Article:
Rejuveron Telomere Therapeutics
Developing ways of promoting healthy aging by improving telomere function
Our genome stores all the information we need to live, and is arranged in a set of chromosomes. Telomeres are the caps at the end of each chromosome. Like the plastic tips of a shoelace, telomeres protect the information stored in our DNA from damage. As cells divide, telomeres become gradually shorter, but the information stored in our chromosomes remains intact. However, as we age, telomeres eventually become so short that they can no longer protect the structure of the chromosomes, leading to damage and genome instability.
In stem cells and highly proliferative cells like cancer cells, there is a compensatory mechanism that replenishes telomere length. A specialized enzyme, called telomerase, allows cells to keep dividing and avoid “aging”. The discovery of telomerase by Carol Greider, Elizabeth Blackburn, and Jack Szostak, was considered of such importance in human health that they were awarded the Nobel Prize in Physiology and Medicine in 2009.
In human cells other than stem cells, telomerase is inactive, and telomeres shorten with age. If telomeres become too short the cell stops dividing and enters a state called “replicative senescence”. This means it is no longer a functional cell and it is either eliminated from the body (apoptosis) or lingers around as a senescent or dying cell. The replicative senescence phenomenon is thought to have evolved as a mechanism to protect the organism against uncontrolled cell growth and cancer. Premature shortening of the telomeres has been associated with a set of age-related diseases, such as idiopathic pulmonary fibrosis, aplastic anaemia, type II diabetes, cardiovascular and certain neurological disorders. Subsequently, significant research has been focused on this area as a target for intervention to improve age-related pathologies.
How do we know that telomere shortening is important in aging?
Already in 1965 it was discovered by Leonard Hayflick that cells have a finite lifespan in a petri dish. Furthermore, mouse models of both accelerated and normal aging show more cells with short telomeres than healthy or young mice respectively. Thus, telomere attrition is considered as one of the nine hallmarks of aging.
What is the evidence that elongating short telomere would produce beneficial health outcomes?
There have been many studies in mice showing beneficial outcomes from restoring or elongating telomeres. Mouse models that were bred to have longer telomeres than normal mice had higher average life expectancy with improved metabolic health and lower DNA damage. In middle- and old-aged mice ectopic expression of telomerase increased telomere length and reversed tissue degeneration. This approach induced an unprecedented reversal of age-related decline that launched a new era in telomere rejuvenation. This proof of principle suggests that it is possible to intervene with this hallmark of aging to have a beneficial outcome for the aging population.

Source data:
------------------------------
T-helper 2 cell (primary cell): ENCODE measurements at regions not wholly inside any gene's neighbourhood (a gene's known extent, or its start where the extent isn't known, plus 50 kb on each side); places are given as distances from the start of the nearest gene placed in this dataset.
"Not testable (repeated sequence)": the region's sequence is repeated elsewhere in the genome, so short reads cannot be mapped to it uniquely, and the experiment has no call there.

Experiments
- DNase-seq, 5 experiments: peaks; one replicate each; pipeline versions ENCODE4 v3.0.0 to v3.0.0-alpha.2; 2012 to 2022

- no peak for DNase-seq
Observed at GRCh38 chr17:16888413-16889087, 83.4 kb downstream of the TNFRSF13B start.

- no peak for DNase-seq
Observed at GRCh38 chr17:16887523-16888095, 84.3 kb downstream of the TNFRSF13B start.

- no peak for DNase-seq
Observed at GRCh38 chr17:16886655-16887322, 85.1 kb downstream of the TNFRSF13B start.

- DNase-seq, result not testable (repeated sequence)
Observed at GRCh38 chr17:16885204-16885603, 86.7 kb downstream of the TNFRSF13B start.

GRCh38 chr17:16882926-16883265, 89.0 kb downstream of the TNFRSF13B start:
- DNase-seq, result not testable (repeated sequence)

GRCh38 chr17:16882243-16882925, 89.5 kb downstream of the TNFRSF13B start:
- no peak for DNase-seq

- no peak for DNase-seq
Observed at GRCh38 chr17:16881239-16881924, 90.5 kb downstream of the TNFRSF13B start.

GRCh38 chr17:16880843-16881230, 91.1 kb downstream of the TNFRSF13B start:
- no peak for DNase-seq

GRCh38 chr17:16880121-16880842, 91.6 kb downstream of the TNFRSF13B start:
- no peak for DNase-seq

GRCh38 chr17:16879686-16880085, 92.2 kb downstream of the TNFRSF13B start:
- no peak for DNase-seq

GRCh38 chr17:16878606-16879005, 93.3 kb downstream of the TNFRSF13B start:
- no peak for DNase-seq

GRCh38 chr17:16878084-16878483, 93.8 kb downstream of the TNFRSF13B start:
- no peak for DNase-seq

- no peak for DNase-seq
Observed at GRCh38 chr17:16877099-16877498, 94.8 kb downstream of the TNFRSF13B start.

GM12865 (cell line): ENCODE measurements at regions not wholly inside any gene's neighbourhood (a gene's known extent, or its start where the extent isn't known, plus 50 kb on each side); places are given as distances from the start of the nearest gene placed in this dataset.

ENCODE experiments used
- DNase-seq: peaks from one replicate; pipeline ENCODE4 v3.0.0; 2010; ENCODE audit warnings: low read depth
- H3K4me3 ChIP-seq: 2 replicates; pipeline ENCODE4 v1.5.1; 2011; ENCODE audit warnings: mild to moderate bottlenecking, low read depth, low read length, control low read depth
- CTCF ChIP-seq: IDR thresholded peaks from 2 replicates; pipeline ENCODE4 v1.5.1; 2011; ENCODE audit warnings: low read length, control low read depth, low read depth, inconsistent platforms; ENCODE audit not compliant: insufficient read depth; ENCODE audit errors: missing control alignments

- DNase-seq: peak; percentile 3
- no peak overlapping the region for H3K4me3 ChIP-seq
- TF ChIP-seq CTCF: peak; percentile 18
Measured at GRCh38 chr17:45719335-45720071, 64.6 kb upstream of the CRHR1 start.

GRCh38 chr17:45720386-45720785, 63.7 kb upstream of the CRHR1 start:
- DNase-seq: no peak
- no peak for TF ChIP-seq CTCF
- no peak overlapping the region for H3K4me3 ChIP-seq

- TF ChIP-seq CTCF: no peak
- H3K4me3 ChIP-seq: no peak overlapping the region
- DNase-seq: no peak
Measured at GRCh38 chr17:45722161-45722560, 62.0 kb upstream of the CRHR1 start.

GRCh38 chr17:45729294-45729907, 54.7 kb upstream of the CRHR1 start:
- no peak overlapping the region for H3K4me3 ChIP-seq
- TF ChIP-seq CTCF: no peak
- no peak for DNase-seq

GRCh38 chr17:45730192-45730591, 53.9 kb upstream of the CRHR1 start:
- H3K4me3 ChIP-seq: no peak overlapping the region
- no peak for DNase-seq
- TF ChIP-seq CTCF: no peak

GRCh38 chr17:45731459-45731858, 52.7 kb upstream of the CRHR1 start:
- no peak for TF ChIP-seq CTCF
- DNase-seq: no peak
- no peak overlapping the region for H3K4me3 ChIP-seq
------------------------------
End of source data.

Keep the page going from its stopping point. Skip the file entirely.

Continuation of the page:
While it is simplistic and inaccurate to say that a living organism dies because the telomeres have shortened to a critical level, evidence exists for a correlation between telomere length, well-being, and maximum lifespan across species.
When it comes to human data, multiple studies have linked telomere length to healthy aging. So as in mice, older humans have more cells with shorter telomeres in their bodies. Whether that is secondary to other factors that induce aging, or the cause of aging itself, restoring telomeres is likely to improve human health.
At Rejuveron Telomere Therapeutics we aim to restore the function of telomeres in age-related disorders. By combining the latest research discoveries with Rejuveron’s state-of-the-art facilities, and a team of telomere experts, we aim to develop effective and safe therapies to promote healthy aging.
References López-Otín C, Blasco MA, Partridge L, Serrano M, Kroemer G. The hallmarks of aging. Cell. 2013 Jun 6;153(6):1194-217. Muñoz-Lorente MA, Cano-Martin AC, Blasco MA. Mice with hyper-long telomeres show less metabolic aging and longer lifespans. Nat Commun. 2019;10(1):4723. Jaskelioff M, Muller FL, Paik JH, Thomas E, Jiang S, Adams AC, Sahin E, Kost-Alimova M, Protopopov A, Cadiñanos J, Horner JW, Maratos-Flier E, Depinho RA. Telomerase reactivation reverses tissue degeneration in aged telomerase-deficient mice. Nature. 2011 Jan 6;469(7328):102-6.